Ibn Amir ad-Dimashqi
‘Abdullah Ibn ‘Amir Ibn Yazid Ibn Tamim Ibn Rabi‘ah al-Yahsibi, better known as Ibn Amir (118 AH - 736 CE), was one of the seven canonical transmitters of the Qira'at, or methods of reciting the Qur'an.
Of the seven most famous transmitters of Qur'anic recitation, Ibn Amir was the oldest while Al-Kisa'i was the youngest. Like Ibn Kathir al-Makki, Ibn Amir was one generation removed from the primary students who spread his method of recitation to the masses. The two primary students of his method of recitation were Hisham ibn Ammar (d. 245AH/859CE) and Ibn Dhakwan (d. 242AH/857CE).
- Muhammad Ghoniem and MSM Saifullah, The Ten Readers & Their Transmitters. (c) Islamic Awareness. Updated January 8, 2002; accessed April 11, 2016.
- Shady Hekmat Nasser, Ibn Mujahid and the Canonization of the Seven Readings, p. 49. Taken from The Transmission of the Variant Readings of the Qur'an: The Problem of Tawaatur and the Emergence of Shawaadhdh. Leiden: Brill Publishers, 2012. ISBN 9789004240810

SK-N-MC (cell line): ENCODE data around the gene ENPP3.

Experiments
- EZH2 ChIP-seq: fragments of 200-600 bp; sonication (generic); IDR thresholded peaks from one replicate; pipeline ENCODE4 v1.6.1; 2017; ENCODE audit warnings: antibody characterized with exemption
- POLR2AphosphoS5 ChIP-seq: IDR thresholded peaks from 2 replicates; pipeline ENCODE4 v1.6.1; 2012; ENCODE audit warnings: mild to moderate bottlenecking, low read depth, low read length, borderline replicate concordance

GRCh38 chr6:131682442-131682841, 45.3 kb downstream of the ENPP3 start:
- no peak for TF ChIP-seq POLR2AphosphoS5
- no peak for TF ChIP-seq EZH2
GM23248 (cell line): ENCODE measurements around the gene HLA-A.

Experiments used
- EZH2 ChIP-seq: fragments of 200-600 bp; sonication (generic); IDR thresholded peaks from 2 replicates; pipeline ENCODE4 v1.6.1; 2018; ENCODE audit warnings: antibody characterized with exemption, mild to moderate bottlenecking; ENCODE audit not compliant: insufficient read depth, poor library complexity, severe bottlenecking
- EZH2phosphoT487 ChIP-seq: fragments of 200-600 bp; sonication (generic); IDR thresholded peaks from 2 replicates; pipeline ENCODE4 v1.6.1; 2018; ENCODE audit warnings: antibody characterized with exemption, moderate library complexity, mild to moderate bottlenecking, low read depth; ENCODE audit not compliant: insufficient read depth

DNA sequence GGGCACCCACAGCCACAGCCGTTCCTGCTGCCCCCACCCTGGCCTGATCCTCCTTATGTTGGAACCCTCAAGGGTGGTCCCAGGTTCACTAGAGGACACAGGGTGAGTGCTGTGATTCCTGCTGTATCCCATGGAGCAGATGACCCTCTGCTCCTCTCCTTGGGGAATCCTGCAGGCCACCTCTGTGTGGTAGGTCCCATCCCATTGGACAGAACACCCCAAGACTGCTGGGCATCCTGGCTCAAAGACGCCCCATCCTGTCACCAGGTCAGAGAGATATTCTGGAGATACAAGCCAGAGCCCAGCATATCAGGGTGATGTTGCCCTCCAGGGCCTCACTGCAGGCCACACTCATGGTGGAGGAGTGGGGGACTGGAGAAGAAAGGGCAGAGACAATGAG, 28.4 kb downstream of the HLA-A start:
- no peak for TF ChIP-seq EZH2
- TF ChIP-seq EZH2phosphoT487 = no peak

- Aisha Bewley, The Seven Qira'at of the Qur'an. International Islamic University Malaysia. Accessed April 18, 2016.
- Shady Nasser, Canonization, pg. 38.
- Shady Nasser, Canonization, pg. 154.
- Claude Gilliot, Creation of a fixed text, pg. 50. Taken from The Cambridge Companion to the Qur'an by Jane Dammen McAuliffe. Cambridge: Cambridge University Press, 2006. ISBN 9780521539340
- Shady Nasser, Canonization, pg. 129.
- Claude Gilliot, Creation, pg. 149.
- Edward Sell, The Faith of Islam, pg. 54. Abingdon-on-Thames: Routledge, 2013 reprint. ISBN 9781136391699
- Benham Sadeghi, Criteria for Amending the Quran, pg. 37. Taken from Law and Tradition in Classical Islamic Thought: Studies in Honor of, eds. Michael Cook, Najam Haider, Intisar Rabb and Asma Sayeed. London: Palgrave Macmillan, 2013. ISBN 9780230113299